Sudanese forces clashes as ceasefire negotiations failed

After failing to uphold ceasefire negotiations and ease the humanitarian crisis, which has made the situation worse by US sanctions, the rival parties in the war region of Sudan have engaged in fighting in the capital through the night which persisted till the next day, Friday morning.

There are no indications that the militant enemy has evacuated the city’s streets or the homes it has taken over, according to residents of Khartoum and the nearby town of Omdurman, who claim that the army has resumed air operations and is using more artillery as the fighting continues.

read more: Sudan: Rival groups sign an agreement but failed to ceasefire

“This war has caused us a great deal of suffering. There have been violent sounds heard since this morning. We are surrounded by terror. Shehab al-Din Abdalrahman, 31, from the capital’s southern region, described the situation as “a real nightmare.”

A portion of central Khartoum has been destroyed by seven weeks of fighting between the army and the Rapid Support Forces (RSF), which has also destabilized the surrounding area and uprooted 1.2 million people inside Sudan and another 400,000 to neighboring nations.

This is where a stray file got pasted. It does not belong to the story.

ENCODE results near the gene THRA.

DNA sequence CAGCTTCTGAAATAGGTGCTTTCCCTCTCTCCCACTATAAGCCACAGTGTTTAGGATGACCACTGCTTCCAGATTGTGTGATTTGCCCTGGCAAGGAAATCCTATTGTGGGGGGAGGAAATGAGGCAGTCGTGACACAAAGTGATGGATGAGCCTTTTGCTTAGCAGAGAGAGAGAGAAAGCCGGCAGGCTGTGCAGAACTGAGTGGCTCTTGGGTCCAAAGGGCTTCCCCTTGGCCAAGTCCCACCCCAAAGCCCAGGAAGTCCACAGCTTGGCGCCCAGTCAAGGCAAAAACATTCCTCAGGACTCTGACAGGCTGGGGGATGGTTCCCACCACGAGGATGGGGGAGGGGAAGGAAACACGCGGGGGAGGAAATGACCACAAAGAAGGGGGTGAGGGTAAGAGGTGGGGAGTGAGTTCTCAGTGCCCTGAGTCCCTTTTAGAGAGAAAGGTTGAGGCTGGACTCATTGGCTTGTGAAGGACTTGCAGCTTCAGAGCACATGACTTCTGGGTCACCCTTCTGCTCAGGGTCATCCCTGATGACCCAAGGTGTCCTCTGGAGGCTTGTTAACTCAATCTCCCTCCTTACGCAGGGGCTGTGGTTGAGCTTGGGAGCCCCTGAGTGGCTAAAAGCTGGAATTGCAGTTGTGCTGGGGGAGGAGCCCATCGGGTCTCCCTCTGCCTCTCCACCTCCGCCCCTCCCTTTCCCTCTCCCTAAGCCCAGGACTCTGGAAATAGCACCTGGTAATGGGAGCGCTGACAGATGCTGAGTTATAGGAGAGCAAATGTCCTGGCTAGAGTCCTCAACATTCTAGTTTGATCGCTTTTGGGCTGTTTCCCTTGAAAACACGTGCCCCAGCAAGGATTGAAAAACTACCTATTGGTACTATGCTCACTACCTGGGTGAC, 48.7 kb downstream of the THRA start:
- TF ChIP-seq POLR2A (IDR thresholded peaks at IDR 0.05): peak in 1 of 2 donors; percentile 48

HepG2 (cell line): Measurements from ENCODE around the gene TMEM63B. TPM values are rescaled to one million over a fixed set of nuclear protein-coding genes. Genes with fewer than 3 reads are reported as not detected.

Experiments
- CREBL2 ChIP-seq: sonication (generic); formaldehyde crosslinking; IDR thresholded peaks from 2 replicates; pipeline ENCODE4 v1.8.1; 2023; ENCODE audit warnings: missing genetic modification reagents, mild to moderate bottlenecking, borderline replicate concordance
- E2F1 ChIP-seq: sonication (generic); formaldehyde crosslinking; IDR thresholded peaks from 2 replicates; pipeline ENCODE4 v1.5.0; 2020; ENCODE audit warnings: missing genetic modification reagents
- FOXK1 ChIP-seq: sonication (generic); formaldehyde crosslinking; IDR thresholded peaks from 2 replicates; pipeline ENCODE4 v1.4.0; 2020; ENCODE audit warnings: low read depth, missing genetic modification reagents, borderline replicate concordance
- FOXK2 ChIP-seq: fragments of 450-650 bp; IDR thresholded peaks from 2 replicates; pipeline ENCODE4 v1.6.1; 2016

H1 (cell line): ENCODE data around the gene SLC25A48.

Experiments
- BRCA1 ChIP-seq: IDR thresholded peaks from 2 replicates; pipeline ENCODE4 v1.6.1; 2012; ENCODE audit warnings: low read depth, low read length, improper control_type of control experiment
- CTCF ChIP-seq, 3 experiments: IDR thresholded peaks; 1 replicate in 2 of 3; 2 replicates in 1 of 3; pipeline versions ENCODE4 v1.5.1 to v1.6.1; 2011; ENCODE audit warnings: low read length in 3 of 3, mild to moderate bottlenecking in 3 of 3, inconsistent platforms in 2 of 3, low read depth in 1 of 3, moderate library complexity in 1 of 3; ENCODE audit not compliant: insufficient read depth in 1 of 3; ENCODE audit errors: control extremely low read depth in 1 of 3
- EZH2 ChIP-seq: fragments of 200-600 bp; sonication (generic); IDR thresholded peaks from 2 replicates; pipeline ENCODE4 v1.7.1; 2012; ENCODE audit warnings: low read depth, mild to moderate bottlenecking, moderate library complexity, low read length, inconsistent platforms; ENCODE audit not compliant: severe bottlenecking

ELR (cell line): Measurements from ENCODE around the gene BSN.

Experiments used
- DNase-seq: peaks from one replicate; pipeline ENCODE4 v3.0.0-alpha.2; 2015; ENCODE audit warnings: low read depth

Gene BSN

After an attempt to broker a ceasefire failed, the United States and Saudi Arabia suspended negotiations and forbade the parties from conducting airstrikes and military operations, as well as occupying buildings such as homes, businesses, and hospitals.

A senior US official claims that Washington sanctioned companies owned by the military and the RSF and threatened further action if the parties persisted in destroying their own nation.

Mohamed Abdallah Idris, Sudan’s ambassador to Washington, stated that the government and army are fully committed to the ceasefire agreement and that any sanctions should be used against the party that does not uphold its obligations.

Both parties have accused one another of breaking the ceasefire.

A ruling council led by army chief Abdel Fattah al-Burhan and RSF chief Mohamed Hamdan Dagalo, also known as Hemedti, has been in charge of the Sudanese government since the overthrow of the country’s longtime leader Omar al-Bashir in 2019.

Burhan claimed that after the conflict broke out on April 15, Hemedti had been expelled from the council and all military-friendly government agencies.

The change occurs as a result of the truce agreement made between the army of Sudan and the paramilitary RSF last month. On May 20, the Saudi Arabian and American governments successfully mediated a cease-fire between the two sides.

They’ve broken it numerous times since then, though.

The Sudanese army stopped taking part in the talks being supported by Saudi Arabia with the RSF to put an end to months of fighting on Wednesday.

Fighting persisted in the African nation despite efforts to bring about peace, with the army and the RSF trading accusations over truce violations.


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